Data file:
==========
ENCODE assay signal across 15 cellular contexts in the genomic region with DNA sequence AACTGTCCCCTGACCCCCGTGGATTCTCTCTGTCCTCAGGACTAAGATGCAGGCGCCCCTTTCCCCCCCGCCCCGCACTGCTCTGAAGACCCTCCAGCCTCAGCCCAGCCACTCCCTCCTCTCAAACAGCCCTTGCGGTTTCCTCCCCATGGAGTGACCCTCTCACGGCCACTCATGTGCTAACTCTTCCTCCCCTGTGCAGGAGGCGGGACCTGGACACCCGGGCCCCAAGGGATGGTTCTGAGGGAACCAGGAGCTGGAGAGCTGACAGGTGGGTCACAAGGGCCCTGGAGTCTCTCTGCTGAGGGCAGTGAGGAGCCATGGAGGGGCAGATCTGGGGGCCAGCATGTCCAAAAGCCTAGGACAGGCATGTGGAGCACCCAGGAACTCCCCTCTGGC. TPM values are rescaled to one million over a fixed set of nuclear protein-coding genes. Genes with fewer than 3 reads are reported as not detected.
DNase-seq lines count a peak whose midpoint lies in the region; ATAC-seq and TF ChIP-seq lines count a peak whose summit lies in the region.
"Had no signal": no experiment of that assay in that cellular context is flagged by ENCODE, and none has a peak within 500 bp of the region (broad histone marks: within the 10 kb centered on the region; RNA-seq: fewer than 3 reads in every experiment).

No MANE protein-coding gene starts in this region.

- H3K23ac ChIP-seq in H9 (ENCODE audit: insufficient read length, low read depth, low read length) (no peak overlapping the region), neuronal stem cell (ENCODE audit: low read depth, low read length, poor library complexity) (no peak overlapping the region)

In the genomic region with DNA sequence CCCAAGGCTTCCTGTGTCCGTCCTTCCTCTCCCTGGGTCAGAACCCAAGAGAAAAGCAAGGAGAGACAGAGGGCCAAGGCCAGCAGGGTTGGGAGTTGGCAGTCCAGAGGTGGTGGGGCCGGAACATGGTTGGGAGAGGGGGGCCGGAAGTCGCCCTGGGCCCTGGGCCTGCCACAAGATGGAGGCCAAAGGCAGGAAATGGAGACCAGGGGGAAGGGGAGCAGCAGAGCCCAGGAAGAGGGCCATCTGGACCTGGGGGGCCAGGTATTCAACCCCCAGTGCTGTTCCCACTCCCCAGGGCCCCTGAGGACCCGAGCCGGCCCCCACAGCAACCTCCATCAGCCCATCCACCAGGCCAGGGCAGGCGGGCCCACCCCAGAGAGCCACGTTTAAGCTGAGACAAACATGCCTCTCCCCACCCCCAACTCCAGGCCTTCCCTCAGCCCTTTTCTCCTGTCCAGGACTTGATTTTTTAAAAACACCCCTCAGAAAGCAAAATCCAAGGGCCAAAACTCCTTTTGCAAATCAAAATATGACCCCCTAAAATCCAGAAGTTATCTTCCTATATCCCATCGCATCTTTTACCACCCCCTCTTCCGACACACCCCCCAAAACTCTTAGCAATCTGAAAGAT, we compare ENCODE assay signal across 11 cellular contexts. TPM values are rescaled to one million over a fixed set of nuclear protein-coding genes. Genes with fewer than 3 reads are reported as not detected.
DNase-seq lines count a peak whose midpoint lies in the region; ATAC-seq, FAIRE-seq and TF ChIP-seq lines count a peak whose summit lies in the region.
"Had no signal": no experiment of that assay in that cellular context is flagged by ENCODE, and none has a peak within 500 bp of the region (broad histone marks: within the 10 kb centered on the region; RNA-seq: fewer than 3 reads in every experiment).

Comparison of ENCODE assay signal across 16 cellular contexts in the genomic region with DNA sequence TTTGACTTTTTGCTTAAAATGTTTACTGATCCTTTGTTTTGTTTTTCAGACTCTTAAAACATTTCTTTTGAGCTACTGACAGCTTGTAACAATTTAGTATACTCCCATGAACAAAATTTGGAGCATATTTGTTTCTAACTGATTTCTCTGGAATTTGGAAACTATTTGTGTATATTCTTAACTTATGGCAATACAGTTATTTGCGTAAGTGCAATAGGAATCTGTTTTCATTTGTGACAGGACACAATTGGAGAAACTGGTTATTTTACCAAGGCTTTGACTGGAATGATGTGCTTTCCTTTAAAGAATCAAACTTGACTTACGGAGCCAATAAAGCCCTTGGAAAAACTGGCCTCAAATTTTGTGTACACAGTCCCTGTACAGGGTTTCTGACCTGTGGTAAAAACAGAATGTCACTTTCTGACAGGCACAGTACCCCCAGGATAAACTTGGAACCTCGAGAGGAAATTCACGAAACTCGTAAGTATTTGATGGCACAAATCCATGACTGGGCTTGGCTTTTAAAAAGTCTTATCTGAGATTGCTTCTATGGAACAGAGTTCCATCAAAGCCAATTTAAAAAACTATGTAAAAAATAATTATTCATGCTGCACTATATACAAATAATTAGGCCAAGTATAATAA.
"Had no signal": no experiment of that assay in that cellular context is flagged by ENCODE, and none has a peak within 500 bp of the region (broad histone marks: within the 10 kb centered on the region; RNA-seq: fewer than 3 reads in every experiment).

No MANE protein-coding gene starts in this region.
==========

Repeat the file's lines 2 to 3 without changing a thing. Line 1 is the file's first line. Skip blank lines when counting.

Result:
DNase-seq lines count a peak whose midpoint lies in the region; ATAC-seq and TF ChIP-seq lines count a peak whose summit lies in the region.
"Had no signal": no experiment of that assay in that cellular context is flagged by ENCODE, and none has a peak within 500 bp of the region (broad histone marks: within the 10 kb centered on the region; RNA-seq: fewer than 3 reads in every experiment).